Beginning to exercise and out of breath!
I've been trying to add a little exercise to my routine this spring — some biking, rollerblading, and a little running mostly — but I'm finding that it doesn't take very long for me to be completely out of breath and miserable. The last thing I want to do is give up, since I haven't been too active this winter and don't want to completely vegetate this summer. Will I build some endurance by just doing more of what I've been doing, or am I bound to be gasping for air whenever I try to have some fun outdoors?
You may want to slow down, but don't give up! Biking, rollerblading, and running are excellent for increasing cardiovascular fitness, improving coordination, and strengthening muscles. However, you may be exercising at an intensity too high for your current endurance abilities. Figuring out an appropriate training intensity is a good place to start. Each individual has an optimal level of physical activity that allows for the best use of oxygen and energy. Starting out at the level that’s right for you will help build your endurance but not exhaust you. You can monitor this throughout your activity through both the subjective measures of how you feel and through your heart rate. The following formula from Mayo Clinic can help you determine the "target heart rate zone" for your training:
- Subtract your age from 220 to get your suggested maximum heart rate. For example, if you’re 20 years old your maximum heart rate would be 200.
- Calculate your resting heart rate by counting your heart beats per minute when you're resting, such as first thing in the morning. It's usually somewhere between 60 and 100 beats per minute for the average adult. In this example, perhaps your resting heart rate is 80 beats per minute.
- Calculate your heart rate reserve (HRR) by subtracting your resting heart rate from your maximum heart rate. Using these calculations, you would subtract 80 from 200 for a total of 120.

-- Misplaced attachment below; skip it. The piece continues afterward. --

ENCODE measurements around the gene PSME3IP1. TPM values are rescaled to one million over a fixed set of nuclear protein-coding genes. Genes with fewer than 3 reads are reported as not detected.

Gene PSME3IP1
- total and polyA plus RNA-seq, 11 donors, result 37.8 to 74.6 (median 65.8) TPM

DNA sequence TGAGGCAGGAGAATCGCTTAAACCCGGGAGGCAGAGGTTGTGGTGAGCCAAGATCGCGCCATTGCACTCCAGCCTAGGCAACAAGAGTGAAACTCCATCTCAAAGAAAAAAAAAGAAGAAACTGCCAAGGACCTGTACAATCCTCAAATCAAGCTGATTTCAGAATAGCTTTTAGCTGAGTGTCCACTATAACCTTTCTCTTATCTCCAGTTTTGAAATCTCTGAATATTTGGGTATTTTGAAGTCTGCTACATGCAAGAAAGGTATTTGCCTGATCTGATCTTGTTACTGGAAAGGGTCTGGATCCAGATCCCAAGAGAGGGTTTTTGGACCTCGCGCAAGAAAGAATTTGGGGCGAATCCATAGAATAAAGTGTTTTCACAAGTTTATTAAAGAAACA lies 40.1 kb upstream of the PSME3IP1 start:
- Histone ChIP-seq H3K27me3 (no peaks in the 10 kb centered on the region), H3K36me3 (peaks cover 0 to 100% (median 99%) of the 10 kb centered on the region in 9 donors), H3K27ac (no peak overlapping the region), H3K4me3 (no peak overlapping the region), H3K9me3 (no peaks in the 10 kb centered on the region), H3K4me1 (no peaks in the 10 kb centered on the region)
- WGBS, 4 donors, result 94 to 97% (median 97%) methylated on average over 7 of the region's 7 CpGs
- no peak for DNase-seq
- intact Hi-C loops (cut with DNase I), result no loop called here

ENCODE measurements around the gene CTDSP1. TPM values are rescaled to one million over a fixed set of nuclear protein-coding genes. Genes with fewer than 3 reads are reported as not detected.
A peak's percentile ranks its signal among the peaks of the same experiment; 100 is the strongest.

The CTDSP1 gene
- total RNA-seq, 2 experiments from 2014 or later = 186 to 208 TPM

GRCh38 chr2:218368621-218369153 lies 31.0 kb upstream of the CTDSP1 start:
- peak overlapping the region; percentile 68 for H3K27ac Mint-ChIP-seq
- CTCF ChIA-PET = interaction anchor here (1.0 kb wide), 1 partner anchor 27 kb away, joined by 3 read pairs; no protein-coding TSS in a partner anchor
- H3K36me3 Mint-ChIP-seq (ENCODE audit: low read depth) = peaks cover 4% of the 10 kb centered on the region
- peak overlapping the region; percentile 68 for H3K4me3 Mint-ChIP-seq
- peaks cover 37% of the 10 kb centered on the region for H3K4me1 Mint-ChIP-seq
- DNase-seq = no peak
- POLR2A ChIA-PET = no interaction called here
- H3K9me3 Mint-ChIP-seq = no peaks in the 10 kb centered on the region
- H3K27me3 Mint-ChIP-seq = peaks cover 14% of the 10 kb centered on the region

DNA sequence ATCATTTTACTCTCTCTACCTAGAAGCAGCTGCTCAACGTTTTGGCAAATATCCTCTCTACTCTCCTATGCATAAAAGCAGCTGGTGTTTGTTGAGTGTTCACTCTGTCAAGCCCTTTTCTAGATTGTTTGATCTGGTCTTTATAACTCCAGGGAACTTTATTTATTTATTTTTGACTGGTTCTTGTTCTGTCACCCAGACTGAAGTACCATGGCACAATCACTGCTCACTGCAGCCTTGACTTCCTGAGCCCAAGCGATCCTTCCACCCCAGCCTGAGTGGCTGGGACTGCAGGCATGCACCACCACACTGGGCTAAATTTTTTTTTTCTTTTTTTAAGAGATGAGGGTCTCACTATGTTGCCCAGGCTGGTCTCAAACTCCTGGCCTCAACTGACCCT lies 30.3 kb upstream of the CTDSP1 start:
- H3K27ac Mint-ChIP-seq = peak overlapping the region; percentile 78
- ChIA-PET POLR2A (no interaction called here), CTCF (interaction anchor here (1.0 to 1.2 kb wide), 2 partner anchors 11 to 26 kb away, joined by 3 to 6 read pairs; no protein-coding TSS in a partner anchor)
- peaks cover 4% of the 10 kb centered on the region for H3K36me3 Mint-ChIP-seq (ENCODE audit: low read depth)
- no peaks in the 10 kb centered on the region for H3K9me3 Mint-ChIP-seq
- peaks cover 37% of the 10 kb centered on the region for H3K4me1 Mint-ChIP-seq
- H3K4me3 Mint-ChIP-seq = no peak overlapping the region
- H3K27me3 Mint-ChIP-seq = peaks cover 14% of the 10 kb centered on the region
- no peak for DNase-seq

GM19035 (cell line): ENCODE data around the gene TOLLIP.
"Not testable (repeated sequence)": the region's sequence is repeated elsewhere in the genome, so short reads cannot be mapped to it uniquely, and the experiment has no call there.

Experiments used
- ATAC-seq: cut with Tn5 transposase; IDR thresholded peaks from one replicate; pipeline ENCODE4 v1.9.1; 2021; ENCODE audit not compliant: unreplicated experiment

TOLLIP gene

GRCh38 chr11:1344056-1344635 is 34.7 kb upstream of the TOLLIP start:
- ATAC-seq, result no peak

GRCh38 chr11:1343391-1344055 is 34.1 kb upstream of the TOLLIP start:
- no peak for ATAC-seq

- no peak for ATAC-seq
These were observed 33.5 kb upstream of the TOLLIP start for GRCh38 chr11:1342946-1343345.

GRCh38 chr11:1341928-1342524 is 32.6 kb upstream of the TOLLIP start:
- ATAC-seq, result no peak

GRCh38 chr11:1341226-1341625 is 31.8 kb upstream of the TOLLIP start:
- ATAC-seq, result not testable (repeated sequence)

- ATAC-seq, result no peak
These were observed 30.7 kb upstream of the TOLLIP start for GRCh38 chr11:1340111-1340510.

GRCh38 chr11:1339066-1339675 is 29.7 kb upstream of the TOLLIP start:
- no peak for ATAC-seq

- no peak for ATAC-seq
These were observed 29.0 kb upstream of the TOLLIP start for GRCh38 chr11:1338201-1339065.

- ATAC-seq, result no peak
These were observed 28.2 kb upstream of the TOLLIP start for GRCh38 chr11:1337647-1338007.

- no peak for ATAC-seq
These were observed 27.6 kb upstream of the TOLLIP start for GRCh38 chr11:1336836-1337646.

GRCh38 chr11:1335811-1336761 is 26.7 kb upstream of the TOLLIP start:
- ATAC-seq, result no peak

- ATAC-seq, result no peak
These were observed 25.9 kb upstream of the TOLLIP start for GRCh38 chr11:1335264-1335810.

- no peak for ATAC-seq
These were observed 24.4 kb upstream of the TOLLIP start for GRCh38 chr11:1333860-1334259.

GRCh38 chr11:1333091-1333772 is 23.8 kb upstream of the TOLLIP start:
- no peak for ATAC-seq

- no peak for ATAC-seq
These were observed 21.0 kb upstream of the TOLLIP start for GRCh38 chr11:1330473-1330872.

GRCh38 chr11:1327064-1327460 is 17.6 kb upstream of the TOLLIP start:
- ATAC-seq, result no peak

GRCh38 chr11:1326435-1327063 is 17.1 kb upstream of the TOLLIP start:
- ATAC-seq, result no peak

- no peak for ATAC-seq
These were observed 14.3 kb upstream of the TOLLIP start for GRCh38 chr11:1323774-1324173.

- Multiply your HRR by 0.7 (70 percent). Add your resting heart rate to this number. Continuing this example, you would multiply 120 by 0.7 to get 84, and then add 80 for a total of 164.
- Multiply your HRR by 0.85 (85 percent). Add your resting heart rate to this number. So, in this case, you would multiply 120 by 0.85 to get 102, and then add 80 for a total of 182.
- The two numbers you calculated are your training zone heart rate. When you’re physically active, try to keep your heart rate between these two numbers. In this scenario, the training zone would be between 164 and 182 beats per minute.
When you first begin to be physically active, the appropriate intensity level will likely be on the lower end — working out at a higher intensity could leave you worn out and gasping for air. If working at the lower target heart rate is too strenuous for you to sustain for twenty minutes, begin by working at the fifty percent level. After a few weeks, when you feel that your endurance and strength have increased, you can gradually increase your training intensity (such as going uphill on the bike, going for longer periods of time, or changing the bike gears). You may be able to tell you're ready to increase your training when you're not feeling tired from your activity or your heart rate is staying low. Always remember that even if you try to increase the intensity and it feels like too much, you can slow down again. Believe it or not, physical activity will become easier; as your heart strengthens, it takes less effort to pump blood to your lungs and tissue throughout your body.
A few more tips: it also helps to slowly warm up before any physical activity by easing into your activity of choice to warm up your muscles. In addition, be sure not to overdo it in terms of the duration and frequency of workouts. Start out with twenty to thirty minute sessions, working slowly up to a longer session (if you wish to do so). It’s best to avoid really intense activities every day of the week — this could lead to burnout. Instead, try to aim for three to five times a week, of varied intensity and type of activity. If you smoke, cutting down or stopping will help increase lung capacity. Given that you are just starting out a new routine, you may also want to speak with your health care provider to ensure your regimen is appropriate for your fitness level and personal health history. You can also check out the Fitness section of the Go Ask Alice! Nutrition & Physical Activity archives for more ideas.
All the best,
Originally published May 30, 1996
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